SLOVAK WORD OF THE WEEK

Dúha

SLOVAKIA’S first Rainbow Pride parade, attacked by skinheads, insufficiently protected by the police, and ignored by politicians, revealed that Slovaks are still not ready to accept all colours of the rainbow (dúha). So what colours do dominate the local palette?

A Gay Pride marcher flies the rainbow flag in Bratislava on Saturday, May 22.A Gay Pride marcher flies the rainbow flag in Bratislava on Saturday, May 22. (Source: SITA)

SLOVAKIA’S first Rainbow Pride parade, attacked by skinheads, insufficiently protected by the police, and ignored by politicians, revealed that Slovaks are still not ready to accept all colours of the rainbow (dúha). So what colours do dominate the local palette?

Judging by the news, it’s mainly red (červená), white (biela) and green (zelená), the colours of the Hungarian flag. Viktor Orbán’s provocative and useless law on dual citizenship has become the key topic of domestic politics, which is reacting with hysteria.

It now seems that after the 1992 elections, which were about the fate of Czechoslovakia, and the 1998 and 2002 elections, in which the country’s entry into the EU and NATO were at stake, the 2010 vote will once again be dominated by international issues.

So far, orange (oranžová), the colour of the ruling Smer party, remains strong in the race. Despite accusations of selling parliamentary seats and accepting hundreds of millions of crowns which never appeared in the party’s books, Robert Fico’s standing within the party and in the polls appears unaffected. But Smer did suffer one blow as a result of suspicions of illegal financing – the Christian Democrats (whose colour is yellow, žltá) ruled out a post-election coalition with the party. Since the largest opposition party, the Slovak Democratic and Christian Union (SDKÚ), and which uses the slogan “Blue is good” (modrá je dobrá), said long ago it would not rule with Fico, and Béla Bugár has also joined the anti-Smer camp, the prime minister’s options remain limited.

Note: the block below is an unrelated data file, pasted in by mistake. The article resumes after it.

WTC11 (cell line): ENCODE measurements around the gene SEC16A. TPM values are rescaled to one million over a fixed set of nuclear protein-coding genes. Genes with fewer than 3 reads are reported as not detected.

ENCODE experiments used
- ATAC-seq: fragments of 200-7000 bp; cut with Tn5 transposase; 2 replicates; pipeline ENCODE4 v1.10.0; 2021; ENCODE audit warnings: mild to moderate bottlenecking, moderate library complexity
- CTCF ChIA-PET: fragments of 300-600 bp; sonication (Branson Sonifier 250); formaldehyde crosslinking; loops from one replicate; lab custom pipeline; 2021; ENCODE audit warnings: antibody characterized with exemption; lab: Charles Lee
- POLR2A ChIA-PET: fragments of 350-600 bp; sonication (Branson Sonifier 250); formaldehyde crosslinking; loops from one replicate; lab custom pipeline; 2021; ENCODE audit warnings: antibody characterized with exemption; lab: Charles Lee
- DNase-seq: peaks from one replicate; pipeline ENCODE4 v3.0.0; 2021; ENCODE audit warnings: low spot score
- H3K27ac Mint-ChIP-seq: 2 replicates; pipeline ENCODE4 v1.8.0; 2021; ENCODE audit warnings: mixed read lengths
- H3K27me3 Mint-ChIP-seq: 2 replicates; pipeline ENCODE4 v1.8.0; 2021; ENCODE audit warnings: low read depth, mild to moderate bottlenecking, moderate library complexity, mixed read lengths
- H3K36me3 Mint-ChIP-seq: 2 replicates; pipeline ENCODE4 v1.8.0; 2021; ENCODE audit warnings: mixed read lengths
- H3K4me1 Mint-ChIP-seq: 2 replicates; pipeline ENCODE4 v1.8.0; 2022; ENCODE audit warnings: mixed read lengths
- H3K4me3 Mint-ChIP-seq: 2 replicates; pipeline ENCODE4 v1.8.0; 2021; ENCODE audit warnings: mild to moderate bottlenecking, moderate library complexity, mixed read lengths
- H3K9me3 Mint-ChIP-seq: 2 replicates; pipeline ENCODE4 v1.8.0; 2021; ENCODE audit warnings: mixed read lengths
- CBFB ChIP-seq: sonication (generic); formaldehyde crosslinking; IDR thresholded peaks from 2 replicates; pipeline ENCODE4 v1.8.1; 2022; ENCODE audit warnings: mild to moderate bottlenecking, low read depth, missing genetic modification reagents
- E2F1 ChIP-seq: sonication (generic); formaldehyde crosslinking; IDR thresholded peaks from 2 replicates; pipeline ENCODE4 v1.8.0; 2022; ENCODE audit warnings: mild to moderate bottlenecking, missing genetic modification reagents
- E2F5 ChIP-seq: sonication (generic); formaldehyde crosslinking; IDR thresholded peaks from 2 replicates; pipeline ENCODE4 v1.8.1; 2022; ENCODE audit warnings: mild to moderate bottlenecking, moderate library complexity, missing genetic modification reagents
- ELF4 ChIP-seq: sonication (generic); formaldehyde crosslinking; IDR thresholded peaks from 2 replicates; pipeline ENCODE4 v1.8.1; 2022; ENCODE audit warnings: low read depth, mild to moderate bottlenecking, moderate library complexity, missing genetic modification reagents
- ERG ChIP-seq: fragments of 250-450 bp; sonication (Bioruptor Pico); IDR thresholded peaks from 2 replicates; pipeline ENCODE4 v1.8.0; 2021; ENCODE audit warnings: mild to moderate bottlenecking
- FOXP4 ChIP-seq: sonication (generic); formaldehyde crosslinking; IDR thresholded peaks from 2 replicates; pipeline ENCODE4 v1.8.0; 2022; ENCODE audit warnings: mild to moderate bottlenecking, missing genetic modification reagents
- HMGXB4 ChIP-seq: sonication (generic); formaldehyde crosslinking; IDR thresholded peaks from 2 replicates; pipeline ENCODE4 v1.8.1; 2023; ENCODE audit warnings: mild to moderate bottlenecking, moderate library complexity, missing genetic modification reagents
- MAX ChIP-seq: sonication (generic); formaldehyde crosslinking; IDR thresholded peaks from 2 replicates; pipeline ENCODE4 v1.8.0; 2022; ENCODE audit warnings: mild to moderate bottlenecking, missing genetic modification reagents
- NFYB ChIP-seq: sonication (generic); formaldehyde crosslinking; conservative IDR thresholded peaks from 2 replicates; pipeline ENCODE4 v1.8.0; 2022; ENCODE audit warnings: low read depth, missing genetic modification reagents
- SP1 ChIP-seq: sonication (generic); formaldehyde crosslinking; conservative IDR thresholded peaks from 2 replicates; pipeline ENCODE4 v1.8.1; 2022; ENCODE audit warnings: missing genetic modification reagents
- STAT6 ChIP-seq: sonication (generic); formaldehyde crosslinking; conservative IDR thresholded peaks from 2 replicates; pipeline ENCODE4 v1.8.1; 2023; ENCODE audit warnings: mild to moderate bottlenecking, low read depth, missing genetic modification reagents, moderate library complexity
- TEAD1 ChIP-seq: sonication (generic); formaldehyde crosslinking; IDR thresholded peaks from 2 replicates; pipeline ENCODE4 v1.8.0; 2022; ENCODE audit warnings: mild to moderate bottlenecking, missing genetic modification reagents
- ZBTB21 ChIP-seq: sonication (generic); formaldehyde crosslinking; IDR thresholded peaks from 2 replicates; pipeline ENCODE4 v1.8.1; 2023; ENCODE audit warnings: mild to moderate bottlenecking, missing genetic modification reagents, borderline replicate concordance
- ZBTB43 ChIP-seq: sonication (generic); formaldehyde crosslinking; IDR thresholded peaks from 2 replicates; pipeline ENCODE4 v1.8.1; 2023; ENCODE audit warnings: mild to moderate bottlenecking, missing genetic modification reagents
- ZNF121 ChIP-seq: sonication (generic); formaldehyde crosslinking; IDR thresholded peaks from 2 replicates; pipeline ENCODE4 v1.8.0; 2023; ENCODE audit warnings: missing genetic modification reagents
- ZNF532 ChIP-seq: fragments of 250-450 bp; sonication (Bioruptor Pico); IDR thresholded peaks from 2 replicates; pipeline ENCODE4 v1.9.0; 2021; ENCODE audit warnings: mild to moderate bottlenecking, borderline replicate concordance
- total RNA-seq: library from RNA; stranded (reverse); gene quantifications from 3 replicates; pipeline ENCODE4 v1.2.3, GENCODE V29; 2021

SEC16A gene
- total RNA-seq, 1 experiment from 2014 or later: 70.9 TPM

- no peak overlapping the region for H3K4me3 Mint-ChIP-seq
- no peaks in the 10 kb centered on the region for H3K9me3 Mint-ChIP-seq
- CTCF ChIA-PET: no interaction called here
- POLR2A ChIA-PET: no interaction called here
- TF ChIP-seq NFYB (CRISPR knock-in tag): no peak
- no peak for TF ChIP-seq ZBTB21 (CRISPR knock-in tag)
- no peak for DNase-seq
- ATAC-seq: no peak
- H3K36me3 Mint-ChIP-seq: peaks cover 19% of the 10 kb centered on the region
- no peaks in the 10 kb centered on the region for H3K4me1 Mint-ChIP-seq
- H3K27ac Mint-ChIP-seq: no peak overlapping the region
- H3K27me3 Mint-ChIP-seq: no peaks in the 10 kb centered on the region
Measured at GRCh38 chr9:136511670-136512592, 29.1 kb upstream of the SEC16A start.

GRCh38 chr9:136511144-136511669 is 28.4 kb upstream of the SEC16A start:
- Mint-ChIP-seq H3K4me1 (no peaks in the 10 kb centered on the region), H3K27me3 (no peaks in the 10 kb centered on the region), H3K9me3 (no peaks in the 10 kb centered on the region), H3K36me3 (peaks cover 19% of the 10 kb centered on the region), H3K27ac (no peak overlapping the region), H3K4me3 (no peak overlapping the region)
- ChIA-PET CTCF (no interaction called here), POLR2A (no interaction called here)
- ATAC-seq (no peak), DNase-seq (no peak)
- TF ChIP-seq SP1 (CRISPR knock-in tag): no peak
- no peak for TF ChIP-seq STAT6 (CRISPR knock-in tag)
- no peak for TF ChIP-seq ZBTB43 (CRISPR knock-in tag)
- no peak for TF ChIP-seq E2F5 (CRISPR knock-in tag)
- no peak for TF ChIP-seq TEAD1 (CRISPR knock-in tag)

He can either repeat the current coalition, or make a deal with the Hungarian Coalition Party (SMK). Given that Fico wants to strip SMK lawmakers that accept Hungarian citizenship of their mandates and that his billboards use the slogan “They took the SMK into government! They’ll do it again!” as a threat against KDH and the SDKÚ, a Smer-SMK alliance does not seem too likely.

The gay pride parade saw a peaceful pro-tolerance crowd violently attacked by extremists. Slovak and Hungarian governments are trying to push mutual relations into an “us against them” situation, whereas it’s more a matter of “rationality vs. stupidity”. A few months ago almost any coalition seemed possible after the elections, now the political scene seems clearly divided into two solid blocks. In other words, things in Slovakia are becoming increasingly black and white.


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